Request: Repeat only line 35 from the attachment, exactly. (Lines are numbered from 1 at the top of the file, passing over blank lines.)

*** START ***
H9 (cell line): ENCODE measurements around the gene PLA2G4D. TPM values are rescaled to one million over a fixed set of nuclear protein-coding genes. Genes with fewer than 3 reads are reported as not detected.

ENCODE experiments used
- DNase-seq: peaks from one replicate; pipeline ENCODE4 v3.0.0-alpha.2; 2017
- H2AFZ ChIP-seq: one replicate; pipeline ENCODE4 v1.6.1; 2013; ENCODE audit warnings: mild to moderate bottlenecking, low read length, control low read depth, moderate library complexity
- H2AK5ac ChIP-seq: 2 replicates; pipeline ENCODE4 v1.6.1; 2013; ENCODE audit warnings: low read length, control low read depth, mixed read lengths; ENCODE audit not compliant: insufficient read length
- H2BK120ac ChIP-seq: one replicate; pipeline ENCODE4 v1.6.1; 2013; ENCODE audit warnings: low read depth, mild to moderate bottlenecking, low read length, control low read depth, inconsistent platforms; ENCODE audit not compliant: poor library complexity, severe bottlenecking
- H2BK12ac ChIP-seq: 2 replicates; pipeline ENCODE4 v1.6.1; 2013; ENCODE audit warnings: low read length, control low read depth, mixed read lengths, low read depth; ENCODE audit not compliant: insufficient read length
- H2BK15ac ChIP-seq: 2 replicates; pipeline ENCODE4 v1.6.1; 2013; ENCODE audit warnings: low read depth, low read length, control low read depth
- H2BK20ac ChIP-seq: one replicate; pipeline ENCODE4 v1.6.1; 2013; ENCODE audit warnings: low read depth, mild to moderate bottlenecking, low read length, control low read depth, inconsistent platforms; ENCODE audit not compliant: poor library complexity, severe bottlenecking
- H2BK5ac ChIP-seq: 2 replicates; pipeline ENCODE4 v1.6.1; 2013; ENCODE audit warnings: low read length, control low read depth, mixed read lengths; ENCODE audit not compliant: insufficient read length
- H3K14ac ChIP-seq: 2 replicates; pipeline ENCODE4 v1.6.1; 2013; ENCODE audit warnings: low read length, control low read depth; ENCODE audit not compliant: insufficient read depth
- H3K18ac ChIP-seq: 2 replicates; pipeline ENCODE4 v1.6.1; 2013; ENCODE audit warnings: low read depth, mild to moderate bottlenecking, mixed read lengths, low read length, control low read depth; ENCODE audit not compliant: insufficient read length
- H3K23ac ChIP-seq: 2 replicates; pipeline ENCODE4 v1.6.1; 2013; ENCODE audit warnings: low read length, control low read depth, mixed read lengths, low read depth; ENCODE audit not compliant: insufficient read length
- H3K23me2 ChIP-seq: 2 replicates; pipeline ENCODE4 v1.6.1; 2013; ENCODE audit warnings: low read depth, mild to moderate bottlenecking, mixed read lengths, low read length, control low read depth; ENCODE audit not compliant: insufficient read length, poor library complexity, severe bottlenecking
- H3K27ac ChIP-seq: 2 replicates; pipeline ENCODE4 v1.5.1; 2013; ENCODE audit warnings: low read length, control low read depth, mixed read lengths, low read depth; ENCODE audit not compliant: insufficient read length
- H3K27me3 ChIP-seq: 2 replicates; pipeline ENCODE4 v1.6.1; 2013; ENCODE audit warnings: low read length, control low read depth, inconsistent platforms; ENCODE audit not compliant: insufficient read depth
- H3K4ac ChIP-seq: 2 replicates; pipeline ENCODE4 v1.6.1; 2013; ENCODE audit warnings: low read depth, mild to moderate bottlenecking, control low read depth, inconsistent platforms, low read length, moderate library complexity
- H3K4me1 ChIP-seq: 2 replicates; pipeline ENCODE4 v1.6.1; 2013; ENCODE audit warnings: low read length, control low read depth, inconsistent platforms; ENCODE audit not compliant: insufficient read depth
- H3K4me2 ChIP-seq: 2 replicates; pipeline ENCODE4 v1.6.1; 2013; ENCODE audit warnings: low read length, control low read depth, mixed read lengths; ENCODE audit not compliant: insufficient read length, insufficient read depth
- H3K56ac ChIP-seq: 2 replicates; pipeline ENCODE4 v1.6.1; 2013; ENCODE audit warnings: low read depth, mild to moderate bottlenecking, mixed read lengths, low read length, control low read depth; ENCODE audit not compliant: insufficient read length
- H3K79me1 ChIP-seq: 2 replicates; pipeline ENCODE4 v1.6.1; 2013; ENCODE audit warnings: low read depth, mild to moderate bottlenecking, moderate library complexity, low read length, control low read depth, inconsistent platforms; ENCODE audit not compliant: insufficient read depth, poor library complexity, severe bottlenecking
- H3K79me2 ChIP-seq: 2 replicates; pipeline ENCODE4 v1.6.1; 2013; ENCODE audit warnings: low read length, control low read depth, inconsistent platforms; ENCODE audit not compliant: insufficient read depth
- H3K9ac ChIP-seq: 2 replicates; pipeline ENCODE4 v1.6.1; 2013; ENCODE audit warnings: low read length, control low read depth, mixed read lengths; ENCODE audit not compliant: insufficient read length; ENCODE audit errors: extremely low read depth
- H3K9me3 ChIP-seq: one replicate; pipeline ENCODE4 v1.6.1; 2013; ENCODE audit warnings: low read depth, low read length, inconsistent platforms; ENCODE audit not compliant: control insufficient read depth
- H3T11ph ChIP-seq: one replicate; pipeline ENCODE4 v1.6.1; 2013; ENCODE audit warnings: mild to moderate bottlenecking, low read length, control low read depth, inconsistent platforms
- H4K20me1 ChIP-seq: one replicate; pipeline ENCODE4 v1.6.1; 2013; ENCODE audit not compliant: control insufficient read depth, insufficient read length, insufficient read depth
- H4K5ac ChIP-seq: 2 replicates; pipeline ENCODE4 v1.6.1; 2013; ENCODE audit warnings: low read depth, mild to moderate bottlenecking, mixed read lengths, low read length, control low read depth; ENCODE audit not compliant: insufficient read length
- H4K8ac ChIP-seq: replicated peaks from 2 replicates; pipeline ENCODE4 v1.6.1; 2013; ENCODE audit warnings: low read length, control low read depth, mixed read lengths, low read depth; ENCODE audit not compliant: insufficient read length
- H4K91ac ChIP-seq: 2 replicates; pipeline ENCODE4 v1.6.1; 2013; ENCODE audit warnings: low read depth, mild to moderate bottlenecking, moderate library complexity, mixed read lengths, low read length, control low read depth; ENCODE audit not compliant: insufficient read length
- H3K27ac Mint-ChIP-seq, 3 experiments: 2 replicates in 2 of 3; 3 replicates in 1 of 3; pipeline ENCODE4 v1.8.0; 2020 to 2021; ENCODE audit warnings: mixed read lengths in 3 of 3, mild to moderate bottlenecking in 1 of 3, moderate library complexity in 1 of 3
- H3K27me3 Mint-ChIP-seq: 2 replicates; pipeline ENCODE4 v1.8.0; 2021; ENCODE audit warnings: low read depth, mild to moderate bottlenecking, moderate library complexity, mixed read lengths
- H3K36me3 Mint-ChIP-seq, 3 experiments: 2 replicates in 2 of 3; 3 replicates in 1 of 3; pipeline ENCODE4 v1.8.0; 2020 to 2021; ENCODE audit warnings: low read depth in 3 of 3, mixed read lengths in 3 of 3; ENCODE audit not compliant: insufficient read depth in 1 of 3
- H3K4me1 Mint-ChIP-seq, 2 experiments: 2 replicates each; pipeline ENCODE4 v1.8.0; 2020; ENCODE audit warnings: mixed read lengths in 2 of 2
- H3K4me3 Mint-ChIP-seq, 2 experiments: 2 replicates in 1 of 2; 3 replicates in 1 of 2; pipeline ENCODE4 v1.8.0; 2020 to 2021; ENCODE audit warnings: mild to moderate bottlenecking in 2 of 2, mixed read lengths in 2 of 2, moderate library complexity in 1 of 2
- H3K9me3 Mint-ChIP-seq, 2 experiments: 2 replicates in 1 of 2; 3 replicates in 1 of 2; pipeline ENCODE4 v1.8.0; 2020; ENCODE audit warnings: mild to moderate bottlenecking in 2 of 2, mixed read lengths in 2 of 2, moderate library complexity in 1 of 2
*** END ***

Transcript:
- H3K9me3 Mint-ChIP-seq, 2 experiments: 2 replicates in 1 of 2; 3 replicates in 1 of 2; pipeline ENCODE4 v1.8.0; 2020; ENCODE audit warnings: mild to moderate bottlenecking in 2 of 2, mixed read lengths in 2 of 2, moderate library complexity in 1 of 2